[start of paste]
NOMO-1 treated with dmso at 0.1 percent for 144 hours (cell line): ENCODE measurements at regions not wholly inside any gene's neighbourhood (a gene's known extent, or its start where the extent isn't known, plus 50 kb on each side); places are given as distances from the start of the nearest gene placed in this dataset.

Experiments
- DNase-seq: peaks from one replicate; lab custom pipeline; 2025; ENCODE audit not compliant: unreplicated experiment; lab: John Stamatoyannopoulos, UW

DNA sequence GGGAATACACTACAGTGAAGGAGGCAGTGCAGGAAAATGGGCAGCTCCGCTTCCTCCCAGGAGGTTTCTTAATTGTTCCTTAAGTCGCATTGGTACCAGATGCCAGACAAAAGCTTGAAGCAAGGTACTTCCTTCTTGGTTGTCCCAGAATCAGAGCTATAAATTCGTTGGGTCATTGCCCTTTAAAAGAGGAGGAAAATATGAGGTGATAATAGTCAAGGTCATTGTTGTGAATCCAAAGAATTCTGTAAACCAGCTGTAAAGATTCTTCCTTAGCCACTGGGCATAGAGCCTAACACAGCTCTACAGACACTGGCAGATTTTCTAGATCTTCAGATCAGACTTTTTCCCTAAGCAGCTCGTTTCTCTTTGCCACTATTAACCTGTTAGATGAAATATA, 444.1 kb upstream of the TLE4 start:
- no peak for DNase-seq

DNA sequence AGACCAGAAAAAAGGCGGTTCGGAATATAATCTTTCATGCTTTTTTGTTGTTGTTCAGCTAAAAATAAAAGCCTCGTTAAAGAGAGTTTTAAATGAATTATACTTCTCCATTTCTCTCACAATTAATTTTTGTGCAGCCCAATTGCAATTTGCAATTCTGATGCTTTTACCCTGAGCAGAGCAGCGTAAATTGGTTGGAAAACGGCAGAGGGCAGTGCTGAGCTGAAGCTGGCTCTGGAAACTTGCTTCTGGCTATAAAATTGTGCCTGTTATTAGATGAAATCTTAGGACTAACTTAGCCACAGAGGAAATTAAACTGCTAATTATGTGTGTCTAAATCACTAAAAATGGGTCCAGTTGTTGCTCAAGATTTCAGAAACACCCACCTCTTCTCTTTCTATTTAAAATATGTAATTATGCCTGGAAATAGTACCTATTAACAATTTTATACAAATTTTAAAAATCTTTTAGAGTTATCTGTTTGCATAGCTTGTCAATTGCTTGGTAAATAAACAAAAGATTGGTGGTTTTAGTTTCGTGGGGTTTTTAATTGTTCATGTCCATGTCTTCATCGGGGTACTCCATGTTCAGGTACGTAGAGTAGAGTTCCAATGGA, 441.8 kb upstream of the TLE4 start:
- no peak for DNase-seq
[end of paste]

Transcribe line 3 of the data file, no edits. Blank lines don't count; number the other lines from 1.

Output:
- DNase-seq: peaks from one replicate; lab custom pipeline; 2025; ENCODE audit not compliant: unreplicated experiment; lab: John Stamatoyannopoulos, UW